Rana Pratap. When his capital, Chittor, fell to
Lord Wellesley took over the administration of the Camatic on the ground
that Umdut was in treasonable correspondence with Tipu Sultan.
Upagupta A famous Buddhist monk, he is believed to have converted
Asoka to Buddhism. He is also said to have accompanied Asoka on a tour of
Buddhist holy places and pointed out to him the place of the nativity of
Buddha which came to be marked by the Rummindei Pillar Inscription of
Asoka. He is also referred to as Moggaliputta Tissa in the contemporary
Ustad Isa He was probably the architect who designed the Taj Mahal at
Agra and supervised its construction.
Vijnesvara (Vijnanesvara) A celebrated Hindu lawyer and jurist, he
belonged to the reign of Vikramanka (ad 1076–1126) of the Kalyani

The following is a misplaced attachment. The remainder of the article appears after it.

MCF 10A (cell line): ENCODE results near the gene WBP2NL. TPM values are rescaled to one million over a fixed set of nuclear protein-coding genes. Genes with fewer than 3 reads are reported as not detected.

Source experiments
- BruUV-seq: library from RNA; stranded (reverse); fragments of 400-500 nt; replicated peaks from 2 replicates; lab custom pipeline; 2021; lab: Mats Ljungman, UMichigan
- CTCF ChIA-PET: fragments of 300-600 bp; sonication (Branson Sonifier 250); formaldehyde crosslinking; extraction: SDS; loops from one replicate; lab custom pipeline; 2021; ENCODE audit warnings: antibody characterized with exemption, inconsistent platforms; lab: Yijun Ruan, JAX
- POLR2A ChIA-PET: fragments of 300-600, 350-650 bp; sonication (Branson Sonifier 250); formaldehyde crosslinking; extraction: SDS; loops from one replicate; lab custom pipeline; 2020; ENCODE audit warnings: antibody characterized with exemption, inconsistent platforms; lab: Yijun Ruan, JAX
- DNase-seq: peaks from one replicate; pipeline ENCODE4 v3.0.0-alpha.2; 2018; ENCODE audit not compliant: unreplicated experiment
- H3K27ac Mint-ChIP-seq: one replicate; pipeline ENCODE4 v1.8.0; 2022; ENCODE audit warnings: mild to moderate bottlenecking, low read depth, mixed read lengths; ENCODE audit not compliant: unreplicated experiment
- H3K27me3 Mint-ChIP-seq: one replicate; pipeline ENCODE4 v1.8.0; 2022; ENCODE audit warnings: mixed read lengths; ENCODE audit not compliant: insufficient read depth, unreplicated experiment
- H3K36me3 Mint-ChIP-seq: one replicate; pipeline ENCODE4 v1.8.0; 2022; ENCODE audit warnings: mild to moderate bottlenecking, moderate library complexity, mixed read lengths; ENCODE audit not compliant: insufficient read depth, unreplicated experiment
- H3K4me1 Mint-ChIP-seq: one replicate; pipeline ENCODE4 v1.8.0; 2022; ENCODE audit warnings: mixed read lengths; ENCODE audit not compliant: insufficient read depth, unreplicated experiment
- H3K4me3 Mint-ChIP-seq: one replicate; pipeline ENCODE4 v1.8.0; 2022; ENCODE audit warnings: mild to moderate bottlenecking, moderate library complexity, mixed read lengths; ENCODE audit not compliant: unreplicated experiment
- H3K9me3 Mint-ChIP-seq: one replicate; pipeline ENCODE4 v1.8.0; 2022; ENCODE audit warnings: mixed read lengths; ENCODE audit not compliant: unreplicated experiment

Chalukyas. His work, the Mitaksara, is considered as one of the most
authoritative expositions of the Hindu law of succession.
Vishnuvardhana (or Bittideva) The Hoyasala king of Dwarasamudra
(1110–41), his reign is of great religious and cultural significance. He was
originally a Jaina, but came under the influence of Ramanuja and was
converted to Vaishnavism. It was after his conversion that he changed his
name from Bittideva to Vishnuvardhana. He promoted his new faith by the
construction of temples of unsurpassed magnificence some of which the best
example is the temple of Hoyasalesvara at Halebid.
Viswas Rao The eldest son and prospective heir of Peshwa Balaji Baji Rao,
he was the nominal head of the Maratha army that was defeated by Ahmad
Shah Abdaliin the third battle of Panipat. He, along with his uncle (Sadasiva
Rao Bhao) who was the actual commander of the army, were killed in this
Wedderburn, Sir William An English ICS officer of distinction, he took a
leading part in the Congress politics after his retirement. He attended the first
session of Congress and later presided over two Congress sessions in 1889
Yajnavalkya A famous ancient Hindu philosopher and sage, he is
associated by tradition with the renowned philosopher—king, Janaka of